SYCAMORE – Sycamore High School senior Kaid Huwe has been exposed to music for as long as he can remember. He said he remembers his mom singing to him and his brother in the car during road trips and has been playing the trombone for several years, along with dabbling in a few other instruments such as piano, guitar and banjo.
On top of that, Huwe, 17, took an interest in beekeeping a couple of years ago and became involved in the high school’s Future Farmers of America chapter. He started his own local honey-making business, Hap-Bee Honey, and has been selling honey to local buyers for about a year.
After performing in the band for Illinois Association FFA, Huwe said, he immediately ran to relay the news to his mother, Andria Maxwell Bridgett, after he was told this summer that he was selected to play in the FFA National Band next month.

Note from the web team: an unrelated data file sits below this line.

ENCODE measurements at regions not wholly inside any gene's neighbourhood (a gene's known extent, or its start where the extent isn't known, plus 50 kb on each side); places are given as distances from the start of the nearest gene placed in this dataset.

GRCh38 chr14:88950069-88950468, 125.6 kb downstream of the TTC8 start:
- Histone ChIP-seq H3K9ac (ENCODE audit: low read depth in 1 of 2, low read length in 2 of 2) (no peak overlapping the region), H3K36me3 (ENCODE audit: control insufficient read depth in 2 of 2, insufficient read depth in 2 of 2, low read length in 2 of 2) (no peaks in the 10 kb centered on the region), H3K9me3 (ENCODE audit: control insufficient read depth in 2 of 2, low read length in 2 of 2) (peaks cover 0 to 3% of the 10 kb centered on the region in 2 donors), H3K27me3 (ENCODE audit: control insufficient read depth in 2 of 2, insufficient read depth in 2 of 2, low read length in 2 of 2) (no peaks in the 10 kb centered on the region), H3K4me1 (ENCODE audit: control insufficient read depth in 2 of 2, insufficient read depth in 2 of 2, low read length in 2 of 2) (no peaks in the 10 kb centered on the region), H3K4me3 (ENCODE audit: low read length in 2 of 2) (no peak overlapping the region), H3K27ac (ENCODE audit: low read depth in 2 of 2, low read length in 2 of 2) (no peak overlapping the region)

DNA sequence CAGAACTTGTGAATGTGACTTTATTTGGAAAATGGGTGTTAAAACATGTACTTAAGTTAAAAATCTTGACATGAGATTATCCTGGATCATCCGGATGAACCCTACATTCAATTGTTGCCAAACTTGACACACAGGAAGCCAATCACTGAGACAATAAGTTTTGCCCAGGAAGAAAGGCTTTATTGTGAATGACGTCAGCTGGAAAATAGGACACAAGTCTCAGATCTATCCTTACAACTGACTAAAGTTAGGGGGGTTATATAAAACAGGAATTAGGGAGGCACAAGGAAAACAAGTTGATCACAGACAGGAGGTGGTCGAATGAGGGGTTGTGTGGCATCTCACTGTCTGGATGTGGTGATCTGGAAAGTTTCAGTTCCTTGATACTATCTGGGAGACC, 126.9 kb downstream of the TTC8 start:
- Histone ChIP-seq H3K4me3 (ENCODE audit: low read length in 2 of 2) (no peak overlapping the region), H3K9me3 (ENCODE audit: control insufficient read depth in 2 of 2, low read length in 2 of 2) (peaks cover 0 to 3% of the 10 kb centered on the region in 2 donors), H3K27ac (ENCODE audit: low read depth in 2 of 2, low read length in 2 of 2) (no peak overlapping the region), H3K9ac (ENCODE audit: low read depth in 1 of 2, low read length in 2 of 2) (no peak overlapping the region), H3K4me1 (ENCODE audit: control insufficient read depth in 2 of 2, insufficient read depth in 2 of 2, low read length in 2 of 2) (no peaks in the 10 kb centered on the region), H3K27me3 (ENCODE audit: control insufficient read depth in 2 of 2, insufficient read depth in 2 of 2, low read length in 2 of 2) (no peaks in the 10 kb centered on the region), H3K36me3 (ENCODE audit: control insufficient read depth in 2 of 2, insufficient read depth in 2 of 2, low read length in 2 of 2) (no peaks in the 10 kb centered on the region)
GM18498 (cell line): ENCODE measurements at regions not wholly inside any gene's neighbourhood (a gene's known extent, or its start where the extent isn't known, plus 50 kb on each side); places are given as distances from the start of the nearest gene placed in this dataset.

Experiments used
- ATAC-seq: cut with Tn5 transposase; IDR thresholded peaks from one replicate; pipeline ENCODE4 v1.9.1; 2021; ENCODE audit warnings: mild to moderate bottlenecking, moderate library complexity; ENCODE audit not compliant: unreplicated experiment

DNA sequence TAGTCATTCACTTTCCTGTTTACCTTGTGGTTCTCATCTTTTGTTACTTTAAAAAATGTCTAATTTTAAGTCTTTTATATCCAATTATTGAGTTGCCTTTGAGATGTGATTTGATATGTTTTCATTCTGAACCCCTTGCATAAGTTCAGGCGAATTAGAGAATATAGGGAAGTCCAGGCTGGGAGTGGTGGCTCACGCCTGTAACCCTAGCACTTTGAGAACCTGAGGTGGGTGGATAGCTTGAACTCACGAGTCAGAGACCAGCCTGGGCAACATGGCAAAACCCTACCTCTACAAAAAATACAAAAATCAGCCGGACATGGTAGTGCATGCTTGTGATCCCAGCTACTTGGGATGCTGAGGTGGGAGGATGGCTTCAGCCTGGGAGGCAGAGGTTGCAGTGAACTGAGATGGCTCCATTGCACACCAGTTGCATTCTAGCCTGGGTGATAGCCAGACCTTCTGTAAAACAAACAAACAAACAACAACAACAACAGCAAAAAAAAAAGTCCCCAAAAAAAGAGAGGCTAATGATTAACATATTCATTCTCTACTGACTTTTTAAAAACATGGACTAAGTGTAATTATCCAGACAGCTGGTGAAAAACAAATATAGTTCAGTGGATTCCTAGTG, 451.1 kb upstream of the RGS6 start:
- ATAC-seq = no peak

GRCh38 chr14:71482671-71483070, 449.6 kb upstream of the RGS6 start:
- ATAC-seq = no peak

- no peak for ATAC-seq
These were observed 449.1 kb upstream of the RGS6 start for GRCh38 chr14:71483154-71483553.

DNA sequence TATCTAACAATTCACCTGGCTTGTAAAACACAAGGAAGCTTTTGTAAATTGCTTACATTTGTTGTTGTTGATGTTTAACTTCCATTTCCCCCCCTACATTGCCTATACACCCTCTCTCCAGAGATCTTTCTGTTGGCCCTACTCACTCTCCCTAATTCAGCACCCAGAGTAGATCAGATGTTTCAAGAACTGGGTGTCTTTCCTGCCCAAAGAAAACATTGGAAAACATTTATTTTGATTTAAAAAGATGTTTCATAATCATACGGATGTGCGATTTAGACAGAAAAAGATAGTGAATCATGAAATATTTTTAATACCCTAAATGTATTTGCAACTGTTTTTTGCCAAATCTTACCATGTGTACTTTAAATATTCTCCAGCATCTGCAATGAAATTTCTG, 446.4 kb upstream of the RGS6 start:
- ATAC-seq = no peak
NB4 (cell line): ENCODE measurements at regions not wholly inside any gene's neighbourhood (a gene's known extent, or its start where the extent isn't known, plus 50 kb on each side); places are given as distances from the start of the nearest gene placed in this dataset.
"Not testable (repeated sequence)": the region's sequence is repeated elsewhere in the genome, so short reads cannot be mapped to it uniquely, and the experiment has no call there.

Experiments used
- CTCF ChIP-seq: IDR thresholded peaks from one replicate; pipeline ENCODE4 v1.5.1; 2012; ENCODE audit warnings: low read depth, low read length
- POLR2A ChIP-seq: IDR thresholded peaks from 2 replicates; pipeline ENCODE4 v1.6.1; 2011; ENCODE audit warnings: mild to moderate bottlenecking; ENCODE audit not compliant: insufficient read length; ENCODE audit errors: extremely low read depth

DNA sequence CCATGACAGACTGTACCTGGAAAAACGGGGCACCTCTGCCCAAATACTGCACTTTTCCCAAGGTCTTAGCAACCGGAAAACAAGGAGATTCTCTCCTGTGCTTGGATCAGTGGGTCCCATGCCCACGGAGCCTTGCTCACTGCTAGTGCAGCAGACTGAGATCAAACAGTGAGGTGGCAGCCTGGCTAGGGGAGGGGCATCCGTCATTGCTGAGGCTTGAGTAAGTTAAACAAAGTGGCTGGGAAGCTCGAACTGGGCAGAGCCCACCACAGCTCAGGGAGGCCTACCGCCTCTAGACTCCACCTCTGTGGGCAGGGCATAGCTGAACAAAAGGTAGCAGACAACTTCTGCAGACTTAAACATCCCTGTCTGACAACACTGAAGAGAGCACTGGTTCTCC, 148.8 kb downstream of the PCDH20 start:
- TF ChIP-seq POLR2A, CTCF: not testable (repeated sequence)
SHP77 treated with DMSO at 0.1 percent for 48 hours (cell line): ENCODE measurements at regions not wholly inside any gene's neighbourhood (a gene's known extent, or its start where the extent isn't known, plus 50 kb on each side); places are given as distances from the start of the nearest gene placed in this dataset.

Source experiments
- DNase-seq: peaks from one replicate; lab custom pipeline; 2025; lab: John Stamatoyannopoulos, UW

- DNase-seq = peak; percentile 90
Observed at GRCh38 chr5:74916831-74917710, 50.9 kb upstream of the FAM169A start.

“I was ecstatic, to say the least,” Huwe said.
The National FFA Organization announced that Huwe will be one of 12 students from the Illinois FFA band invited to perform in the national band Oct. 24 through 27 in Indianapolis. There were about 50 students that participated in this year’s state band, said Lori Nelson, spokeswoman for the Illinois Association FFA.
Huwe said he was encouraged by his FFA adviser Kara Poynter to play in the state band and eventually try out for the national band.
Poynter, agriculture teacher and department chair at Sycamore High School, said Huwe was her first student to pursue the state band opportunity and played in it for two years. She said Huwe is the only student of hers that has made the national band in at least a decade, and it will do wonders in building his resume and establishing professional contacts across the country.
Poynter said she commended Huwe for stepping out of his comfort zone and trying something new that would ultimately benefit him in the future.
“Those connections for him are big,” Poynter said. “Not all high school kids would do something like this if their friends weren’t doing it.”
Huwe said he’s looking forward to representing Sycamore on a national platform and showing his gratitude for his family and teachers that have helped support him along the way.
“I feel like I owe it to my community to, at the very least, acknowledge them and say thank you for their support,” Huwe said.